“One of the leading industry sectors in security, both in hardware and software, is probably the automotive industry, because it’s so focused on safety,” Kuehlmann said. “There are lots of regulations coming, lots of standards coming in the automotive industry. That is driving the concept of, ‘You don’t have a product if you don’t design it in a secure manner.’ This is going to be applied much more broadly. Even for people who think there’s no harm if the refrigerator gets hacked, they don’t understand the refrigerator may be the entry point to hack your broader network. That is the level up that we need. It’s not about securing the refrigerator. It’s about securing the entire system because everything is interconnected. We need to level up the standards for every device. If you do a chip, even for a low-end consumer device, security has to be part of the requirements and security has to be part of the design.”

An increase in the number of people working from home over the past year has widened the potential attack surface even further

“Once upon a time, the network used to be inside the walls of the company,” noted Scott Durrant, DesignWare IP solutions marketing manager at Synopsys. “Then people started carrying around laptops, which created an extension of the corporate environment. Now, with everybody working from home, it moves it out even further. Over the years, there has been a transition from the IT organization needing to trust the computer. It was managed by IT, and they would assume that if access was coming from one of these managed machines, then it was authorized to access. With people working in all sorts of different environments right now, from the hotel room or from their home, it just broadens the attack surface.”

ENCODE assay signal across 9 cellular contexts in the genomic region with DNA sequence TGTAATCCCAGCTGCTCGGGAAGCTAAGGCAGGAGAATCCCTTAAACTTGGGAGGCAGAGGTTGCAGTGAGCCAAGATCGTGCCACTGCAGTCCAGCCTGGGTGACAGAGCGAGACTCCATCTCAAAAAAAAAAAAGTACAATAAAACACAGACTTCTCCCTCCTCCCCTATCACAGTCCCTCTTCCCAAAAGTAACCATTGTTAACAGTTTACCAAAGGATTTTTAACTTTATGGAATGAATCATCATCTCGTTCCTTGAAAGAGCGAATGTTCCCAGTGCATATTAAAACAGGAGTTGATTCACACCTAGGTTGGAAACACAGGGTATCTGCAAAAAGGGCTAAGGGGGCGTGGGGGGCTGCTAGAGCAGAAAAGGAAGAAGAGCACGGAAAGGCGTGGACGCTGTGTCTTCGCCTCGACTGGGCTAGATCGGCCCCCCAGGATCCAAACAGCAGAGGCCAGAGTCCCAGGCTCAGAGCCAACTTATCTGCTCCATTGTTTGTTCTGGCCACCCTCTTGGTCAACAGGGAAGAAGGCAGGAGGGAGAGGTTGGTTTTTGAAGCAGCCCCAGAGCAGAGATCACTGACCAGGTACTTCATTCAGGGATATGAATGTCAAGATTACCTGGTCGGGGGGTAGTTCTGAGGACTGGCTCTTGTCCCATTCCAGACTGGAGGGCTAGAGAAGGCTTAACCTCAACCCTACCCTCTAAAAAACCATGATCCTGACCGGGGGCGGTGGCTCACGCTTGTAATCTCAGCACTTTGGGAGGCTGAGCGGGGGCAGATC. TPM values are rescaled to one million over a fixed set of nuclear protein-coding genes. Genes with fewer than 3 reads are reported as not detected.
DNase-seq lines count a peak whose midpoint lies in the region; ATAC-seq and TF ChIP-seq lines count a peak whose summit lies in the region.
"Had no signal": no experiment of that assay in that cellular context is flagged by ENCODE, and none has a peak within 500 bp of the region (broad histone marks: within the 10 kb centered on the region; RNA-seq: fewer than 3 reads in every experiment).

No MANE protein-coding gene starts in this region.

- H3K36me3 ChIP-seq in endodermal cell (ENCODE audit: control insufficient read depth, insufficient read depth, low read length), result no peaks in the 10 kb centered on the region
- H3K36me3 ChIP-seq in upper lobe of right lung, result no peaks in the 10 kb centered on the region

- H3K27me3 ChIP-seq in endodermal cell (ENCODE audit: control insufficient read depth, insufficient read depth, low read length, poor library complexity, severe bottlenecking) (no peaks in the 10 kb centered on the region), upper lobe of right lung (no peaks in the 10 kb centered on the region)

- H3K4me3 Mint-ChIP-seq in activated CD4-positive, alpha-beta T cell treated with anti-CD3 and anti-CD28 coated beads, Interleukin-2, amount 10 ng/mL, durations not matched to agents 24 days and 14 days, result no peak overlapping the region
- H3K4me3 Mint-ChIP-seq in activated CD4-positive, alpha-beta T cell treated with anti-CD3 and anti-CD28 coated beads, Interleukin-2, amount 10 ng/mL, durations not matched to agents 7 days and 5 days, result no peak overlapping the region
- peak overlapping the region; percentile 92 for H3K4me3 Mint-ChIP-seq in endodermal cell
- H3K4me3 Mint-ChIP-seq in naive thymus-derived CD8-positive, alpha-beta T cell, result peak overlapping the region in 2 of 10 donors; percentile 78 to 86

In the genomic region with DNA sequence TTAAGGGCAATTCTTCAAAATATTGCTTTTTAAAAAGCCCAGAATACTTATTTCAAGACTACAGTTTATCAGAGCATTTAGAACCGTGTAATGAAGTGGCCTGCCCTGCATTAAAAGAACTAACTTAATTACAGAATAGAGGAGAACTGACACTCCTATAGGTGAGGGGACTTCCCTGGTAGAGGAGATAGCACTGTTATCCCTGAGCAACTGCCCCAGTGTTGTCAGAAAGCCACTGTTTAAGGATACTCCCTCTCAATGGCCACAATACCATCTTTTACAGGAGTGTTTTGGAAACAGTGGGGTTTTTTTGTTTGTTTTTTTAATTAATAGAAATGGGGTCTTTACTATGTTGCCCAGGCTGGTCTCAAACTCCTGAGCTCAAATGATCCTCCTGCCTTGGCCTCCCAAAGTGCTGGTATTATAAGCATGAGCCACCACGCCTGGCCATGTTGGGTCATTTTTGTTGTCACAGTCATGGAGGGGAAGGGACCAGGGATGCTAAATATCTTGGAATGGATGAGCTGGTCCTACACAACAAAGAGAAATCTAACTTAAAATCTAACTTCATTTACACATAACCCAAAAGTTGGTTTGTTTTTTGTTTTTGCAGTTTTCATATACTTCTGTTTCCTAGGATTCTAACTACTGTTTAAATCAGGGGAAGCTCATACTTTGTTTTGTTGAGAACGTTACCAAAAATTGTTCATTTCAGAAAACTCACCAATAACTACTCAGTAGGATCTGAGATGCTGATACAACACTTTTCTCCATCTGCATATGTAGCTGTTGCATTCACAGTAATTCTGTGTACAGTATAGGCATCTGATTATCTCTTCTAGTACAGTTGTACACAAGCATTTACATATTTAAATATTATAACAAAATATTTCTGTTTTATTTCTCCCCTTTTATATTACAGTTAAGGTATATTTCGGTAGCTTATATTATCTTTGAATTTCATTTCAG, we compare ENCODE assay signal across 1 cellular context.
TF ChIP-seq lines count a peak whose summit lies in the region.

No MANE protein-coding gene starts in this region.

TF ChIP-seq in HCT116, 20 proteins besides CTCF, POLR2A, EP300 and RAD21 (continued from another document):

Ecosystem security
Standards in security today are spotty, at best. They vary greatly by industry segment, by which levels in a security stack are deemed to be the most critical, as well as what exactly needs to be secured within a company. That puts added burden on chipmakers and IP vendors to do their part and communicate their solutions effectively. It doesn’t help if security is designed into an IP block, for example, and no one knows how to leverage it.

But sharing of data has become more difficult as security issues continue to mount.